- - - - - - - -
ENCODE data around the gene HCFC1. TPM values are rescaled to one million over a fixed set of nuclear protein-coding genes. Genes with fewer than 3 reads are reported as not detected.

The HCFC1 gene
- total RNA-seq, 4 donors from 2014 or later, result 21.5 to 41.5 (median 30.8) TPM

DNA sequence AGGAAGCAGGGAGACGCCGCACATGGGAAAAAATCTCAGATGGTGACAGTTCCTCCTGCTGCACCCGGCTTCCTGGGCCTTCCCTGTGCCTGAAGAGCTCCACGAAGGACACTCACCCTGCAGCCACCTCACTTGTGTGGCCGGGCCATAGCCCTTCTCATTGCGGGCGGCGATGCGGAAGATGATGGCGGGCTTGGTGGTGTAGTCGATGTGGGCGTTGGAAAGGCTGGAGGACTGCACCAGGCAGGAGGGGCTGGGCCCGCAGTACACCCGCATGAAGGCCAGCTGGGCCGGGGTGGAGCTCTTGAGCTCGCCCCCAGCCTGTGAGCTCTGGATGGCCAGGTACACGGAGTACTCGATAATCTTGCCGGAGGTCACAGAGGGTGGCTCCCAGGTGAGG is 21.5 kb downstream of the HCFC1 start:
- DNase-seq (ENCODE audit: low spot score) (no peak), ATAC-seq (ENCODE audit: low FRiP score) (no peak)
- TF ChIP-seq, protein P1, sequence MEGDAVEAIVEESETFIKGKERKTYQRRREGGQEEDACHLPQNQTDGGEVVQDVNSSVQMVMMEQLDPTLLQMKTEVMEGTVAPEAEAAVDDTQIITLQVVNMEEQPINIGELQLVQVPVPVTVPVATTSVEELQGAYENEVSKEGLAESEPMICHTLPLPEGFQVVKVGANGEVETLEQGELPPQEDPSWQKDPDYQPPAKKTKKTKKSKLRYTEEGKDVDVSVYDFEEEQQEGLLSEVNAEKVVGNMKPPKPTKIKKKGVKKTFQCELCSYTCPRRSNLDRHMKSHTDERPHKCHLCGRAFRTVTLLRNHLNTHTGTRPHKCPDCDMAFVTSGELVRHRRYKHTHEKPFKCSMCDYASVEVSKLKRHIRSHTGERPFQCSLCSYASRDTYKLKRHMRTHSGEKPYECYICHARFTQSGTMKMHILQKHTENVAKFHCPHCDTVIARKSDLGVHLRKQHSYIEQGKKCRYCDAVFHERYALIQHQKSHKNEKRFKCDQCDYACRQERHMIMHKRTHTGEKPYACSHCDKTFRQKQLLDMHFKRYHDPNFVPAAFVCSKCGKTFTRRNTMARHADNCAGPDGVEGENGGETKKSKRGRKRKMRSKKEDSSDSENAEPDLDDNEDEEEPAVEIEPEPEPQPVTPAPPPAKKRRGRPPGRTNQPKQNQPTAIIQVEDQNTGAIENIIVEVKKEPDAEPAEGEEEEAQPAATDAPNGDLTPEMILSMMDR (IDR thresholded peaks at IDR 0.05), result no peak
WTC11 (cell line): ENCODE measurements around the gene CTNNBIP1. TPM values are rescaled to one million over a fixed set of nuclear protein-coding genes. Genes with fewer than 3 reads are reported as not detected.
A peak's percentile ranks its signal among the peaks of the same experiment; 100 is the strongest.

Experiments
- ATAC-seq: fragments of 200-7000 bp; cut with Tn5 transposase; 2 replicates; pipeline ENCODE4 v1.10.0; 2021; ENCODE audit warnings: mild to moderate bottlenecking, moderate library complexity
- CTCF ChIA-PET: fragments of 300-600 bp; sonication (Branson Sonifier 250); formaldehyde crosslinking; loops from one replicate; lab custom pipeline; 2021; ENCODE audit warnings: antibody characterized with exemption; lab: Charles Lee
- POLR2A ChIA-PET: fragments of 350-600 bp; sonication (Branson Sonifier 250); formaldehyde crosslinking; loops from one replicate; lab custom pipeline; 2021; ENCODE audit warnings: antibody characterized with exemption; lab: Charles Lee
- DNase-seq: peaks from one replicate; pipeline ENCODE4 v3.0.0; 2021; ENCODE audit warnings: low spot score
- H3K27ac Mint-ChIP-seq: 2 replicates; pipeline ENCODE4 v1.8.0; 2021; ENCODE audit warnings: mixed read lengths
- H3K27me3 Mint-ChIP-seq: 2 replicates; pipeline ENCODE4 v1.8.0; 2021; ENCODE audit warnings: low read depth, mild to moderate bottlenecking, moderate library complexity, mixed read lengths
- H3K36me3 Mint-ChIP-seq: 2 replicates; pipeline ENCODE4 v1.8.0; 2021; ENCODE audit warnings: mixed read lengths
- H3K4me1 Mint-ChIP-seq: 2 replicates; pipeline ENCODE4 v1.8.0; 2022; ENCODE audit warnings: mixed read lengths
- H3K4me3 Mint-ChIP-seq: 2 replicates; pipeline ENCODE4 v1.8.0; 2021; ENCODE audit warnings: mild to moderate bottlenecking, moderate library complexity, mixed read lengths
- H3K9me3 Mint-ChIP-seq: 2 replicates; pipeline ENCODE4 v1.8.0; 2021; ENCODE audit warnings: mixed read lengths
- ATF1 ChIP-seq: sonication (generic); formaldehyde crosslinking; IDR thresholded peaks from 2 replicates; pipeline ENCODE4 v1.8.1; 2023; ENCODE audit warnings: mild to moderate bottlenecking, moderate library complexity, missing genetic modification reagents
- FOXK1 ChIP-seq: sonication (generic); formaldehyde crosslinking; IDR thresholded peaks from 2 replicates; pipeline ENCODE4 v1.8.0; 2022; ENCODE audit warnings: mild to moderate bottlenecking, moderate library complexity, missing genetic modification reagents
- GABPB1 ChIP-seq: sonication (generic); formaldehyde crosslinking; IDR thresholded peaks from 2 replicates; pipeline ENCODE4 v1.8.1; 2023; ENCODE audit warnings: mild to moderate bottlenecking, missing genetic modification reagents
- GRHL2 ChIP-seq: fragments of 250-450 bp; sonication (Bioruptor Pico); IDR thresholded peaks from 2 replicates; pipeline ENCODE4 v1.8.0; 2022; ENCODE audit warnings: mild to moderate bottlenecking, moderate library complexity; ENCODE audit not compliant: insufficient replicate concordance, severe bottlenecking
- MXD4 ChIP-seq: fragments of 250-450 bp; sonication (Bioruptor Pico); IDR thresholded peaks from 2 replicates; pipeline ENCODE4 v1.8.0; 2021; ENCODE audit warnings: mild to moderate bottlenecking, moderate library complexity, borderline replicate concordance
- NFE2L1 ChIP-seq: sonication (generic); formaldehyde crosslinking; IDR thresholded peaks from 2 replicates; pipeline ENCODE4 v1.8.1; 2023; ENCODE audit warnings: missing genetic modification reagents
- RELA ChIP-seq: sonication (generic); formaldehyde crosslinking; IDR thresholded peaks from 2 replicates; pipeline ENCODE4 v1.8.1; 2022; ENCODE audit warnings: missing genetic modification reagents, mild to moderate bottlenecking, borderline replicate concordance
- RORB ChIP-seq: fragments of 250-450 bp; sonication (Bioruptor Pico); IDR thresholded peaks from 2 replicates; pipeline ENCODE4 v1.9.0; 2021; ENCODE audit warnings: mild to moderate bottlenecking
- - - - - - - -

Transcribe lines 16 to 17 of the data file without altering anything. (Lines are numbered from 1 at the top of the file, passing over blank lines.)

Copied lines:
- H3K36me3 Mint-ChIP-seq: 2 replicates; pipeline ENCODE4 v1.8.0; 2021; ENCODE audit warnings: mixed read lengths
- H3K4me1 Mint-ChIP-seq: 2 replicates; pipeline ENCODE4 v1.8.0; 2022; ENCODE audit warnings: mixed read lengths